Comment of the Day: What Higher Gas Prices Could Mean for Houston

COMMENT OF THE DAY: WHAT HIGHER GAS PRICES COULD MEAN FOR HOUSTON Going Up“The 64 billion dollar question for Houston is whether the benefits from a spike in gas prices (i.e. increased activity in the energy sector, more jobs, better wages, etc.) would be enough to offset the significant increase in cost of living that would be associated with higher gas prices. I would suspect that it would not as the cost of housing has already put the squeeze on many household budgets already.” [Old School, commenting on New Oil Company Report Holds Out Houston as Shining Example of a ‘Sprawling Metropolis’] Illustration: Lulu

10 Comment

  • I dunno….the cost of housing is mainly an issue in the Inner Loop and some west/northwest areas close to that. There are large parts of outer Houston where the cost of housing is pretty stable. The only areas where the housing market has gone nuts are the areas where most people will have short commutes (and lots of money for the most part). I don’t think this will be putting much of a squeeze on people, but I do think it will do more to encourage development in some other areas of Houston to mitigate long commutes, like east Houston which will cut commutes for people that work at chem plants/refineries, or north Houston for people who want cheaper access to the woodlands etc etc.

    Although who knows.

  • Then again, we could avoid the higher cost of living by buying Tesla’s…you know, since we can all afford one. ;)

  • The answer is “both.” A dramatic increase in energy prices would just accelerate the great bifurcation of classes in Houston. Business owners and the investor class would get wealthier. The professional class that adds value to enterprises and are difficult to replace would be able to leverage this boom to significantly increase their wages. Inner loop homeowners (generally, though not universally, considered wealthy) would benefit by land prices going up for homes near employment centers. Skilled laborers (welders, master electricians, CNC programmers/machinists, etc), who by income levels are much closer to affluent than poor, would be able to take advantage of the boom by demanding higher wages. But for anyone outside of those classes, they would suffer under higher home energy prices, higher gasoline prices, and increased commutes as close in real estate becomes very unaffordable. Additionally, due to not having marketable, value added, hard to replace skills, they would remain as interchangeable and disposable as they currently are today. Basically, their costs of living would go up without any wage or income increases.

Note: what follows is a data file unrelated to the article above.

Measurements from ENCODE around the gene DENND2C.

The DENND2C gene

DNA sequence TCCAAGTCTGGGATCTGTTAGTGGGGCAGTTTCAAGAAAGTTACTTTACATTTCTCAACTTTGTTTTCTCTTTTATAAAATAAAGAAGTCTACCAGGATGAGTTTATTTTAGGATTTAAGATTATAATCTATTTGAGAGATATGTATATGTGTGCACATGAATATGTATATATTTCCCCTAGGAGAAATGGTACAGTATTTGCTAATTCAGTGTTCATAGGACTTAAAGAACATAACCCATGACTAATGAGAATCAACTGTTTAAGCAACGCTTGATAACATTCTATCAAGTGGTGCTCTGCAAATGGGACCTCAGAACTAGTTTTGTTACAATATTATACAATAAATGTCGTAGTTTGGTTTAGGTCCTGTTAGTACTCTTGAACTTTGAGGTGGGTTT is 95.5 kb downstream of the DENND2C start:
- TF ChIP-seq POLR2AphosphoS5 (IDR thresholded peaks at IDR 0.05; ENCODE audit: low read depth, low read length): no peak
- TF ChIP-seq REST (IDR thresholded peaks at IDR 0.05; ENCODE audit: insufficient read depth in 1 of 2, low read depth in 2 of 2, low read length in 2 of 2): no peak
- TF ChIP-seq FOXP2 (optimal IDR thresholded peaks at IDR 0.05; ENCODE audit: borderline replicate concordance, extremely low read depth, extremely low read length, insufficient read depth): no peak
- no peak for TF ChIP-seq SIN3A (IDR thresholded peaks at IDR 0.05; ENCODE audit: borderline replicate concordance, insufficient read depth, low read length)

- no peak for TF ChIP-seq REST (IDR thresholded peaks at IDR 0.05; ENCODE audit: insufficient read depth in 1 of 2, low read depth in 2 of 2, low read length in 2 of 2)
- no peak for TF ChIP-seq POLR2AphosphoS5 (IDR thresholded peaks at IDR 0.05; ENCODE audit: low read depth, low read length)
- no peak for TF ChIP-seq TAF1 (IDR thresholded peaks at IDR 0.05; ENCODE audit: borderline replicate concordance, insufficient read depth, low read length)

• Houston’s economy always benefits from spikes in gas prices, at least insofar as they are connected with spikes in crude oil prices. Ask anyone who has lived in Houston a long time, rich or poor, whether they did better in the late 1970’s or mid 1980’s. Rich or poor, they will tell you the late 70’s was a lot better. The metro population expands rapidly at that means more jobs for everyone at every level.

  • I suppose that it would depend on what you do for a living. If you work for an energy company or work for a company that sells goods or services to an energy company or to its employees or work for a government entity that subsists on the tax base that local energy companies and their employees and all of the secondary service workers provide, then you probably benefit in some way. Do you compete in the labor market with people that are getting snapped up by energy companies, their secondary service sectors, or local government? Own a house or other real estate? Invest in a local company? You benefit even more.

    The only people that definitively lose out are those persons that are not in the labor force, that are not already a dependent of somebody that is in the labor force, and that does not own real estate or a business in Houston.

    In theory, I’m pretty sure that Houston could tax itself, redistribute wealth to those people, and still be considerably better off when energy prices rise; but we all know that that won’t happen in any conventional way or in a way that might be more sane than a conventional way…or very likely, in any way at all.

  • Since Oil&Gas&Derivatives (OGD) makes up such a large part of the economic base of Houston’s economy, if OGD is doing well everyone (who works) in Houston will do better. The question about the gas price spike should be focusing on what causes the price spike. If it is caused by increase in demand for OGD then that is good, if it is caused by an increase in the cost structure of OGD, or a reduction in Houston based production, then that is bad.

  • “The metro population expands rapidly at that means more jobs for everyone at every level.”

    Just to clarify this, the metro population expands with people coming here to fill good jobs that are created, and this creates enormous demand for services, construction, etc. for all the new people, thereby creating jobs for everyone else.

  • So what happens to Houston and all the high-paying jobs, high-rent apts and development if they decide to allow oil to flow from one of the massive Alaskan fields that supposedly they’ve been sitting on since the 70s in order to crash the market? The whole situation seems fragile to me.

  • We should totally quit using private cars here in Houston. Set up a great public transit system, bike trails, all that hippie stuff. Then we can rake in the big bucks from all of those suckers stuck in grid lock everywhere else!

  • Are we talking about gasoline or natural gas? It’s an important distinction to make.